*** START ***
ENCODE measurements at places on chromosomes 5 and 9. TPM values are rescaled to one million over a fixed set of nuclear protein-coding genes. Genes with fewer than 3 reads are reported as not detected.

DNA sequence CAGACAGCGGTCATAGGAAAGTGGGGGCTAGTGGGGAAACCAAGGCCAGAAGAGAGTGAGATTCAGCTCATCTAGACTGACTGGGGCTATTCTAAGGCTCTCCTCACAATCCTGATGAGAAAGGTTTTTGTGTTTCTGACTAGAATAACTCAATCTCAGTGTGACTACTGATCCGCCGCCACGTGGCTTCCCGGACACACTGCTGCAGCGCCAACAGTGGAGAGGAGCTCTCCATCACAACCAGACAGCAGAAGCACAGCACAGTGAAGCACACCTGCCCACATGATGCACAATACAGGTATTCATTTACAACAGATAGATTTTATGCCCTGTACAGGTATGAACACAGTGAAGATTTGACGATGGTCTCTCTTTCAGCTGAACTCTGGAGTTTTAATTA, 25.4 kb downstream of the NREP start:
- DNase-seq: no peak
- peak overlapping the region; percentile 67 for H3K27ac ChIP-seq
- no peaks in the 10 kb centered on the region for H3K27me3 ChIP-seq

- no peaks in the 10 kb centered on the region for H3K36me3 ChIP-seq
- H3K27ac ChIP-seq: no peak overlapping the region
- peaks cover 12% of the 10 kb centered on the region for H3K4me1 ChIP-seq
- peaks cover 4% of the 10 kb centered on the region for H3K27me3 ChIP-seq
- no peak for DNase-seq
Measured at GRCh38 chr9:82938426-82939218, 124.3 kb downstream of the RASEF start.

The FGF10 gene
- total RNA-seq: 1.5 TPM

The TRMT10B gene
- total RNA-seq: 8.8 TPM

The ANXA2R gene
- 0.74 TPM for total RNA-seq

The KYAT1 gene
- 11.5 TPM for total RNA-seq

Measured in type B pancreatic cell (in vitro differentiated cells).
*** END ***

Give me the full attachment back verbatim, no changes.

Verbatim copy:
ENCODE measurements at places on chromosomes 5 and 9. TPM values are rescaled to one million over a fixed set of nuclear protein-coding genes. Genes with fewer than 3 reads are reported as not detected.

DNA sequence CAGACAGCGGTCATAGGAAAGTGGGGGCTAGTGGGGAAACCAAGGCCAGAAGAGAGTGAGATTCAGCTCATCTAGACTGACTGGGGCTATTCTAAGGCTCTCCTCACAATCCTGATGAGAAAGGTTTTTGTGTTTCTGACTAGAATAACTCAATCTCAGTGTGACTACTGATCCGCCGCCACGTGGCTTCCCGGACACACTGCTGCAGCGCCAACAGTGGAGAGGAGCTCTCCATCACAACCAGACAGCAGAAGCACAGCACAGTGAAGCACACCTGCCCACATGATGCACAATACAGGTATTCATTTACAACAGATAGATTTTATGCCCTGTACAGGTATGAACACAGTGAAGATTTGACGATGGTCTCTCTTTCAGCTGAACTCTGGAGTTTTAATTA, 25.4 kb downstream of the NREP start:
- DNase-seq: no peak
- peak overlapping the region; percentile 67 for H3K27ac ChIP-seq
- no peaks in the 10 kb centered on the region for H3K27me3 ChIP-seq

- no peaks in the 10 kb centered on the region for H3K36me3 ChIP-seq
- H3K27ac ChIP-seq: no peak overlapping the region
- peaks cover 12% of the 10 kb centered on the region for H3K4me1 ChIP-seq
- peaks cover 4% of the 10 kb centered on the region for H3K27me3 ChIP-seq
- no peak for DNase-seq
Measured at GRCh38 chr9:82938426-82939218, 124.3 kb downstream of the RASEF start.

The FGF10 gene
- total RNA-seq: 1.5 TPM

The TRMT10B gene
- total RNA-seq: 8.8 TPM

The ANXA2R gene
- 0.74 TPM for total RNA-seq

The KYAT1 gene
- 11.5 TPM for total RNA-seq

Measured in type B pancreatic cell (in vitro differentiated cells).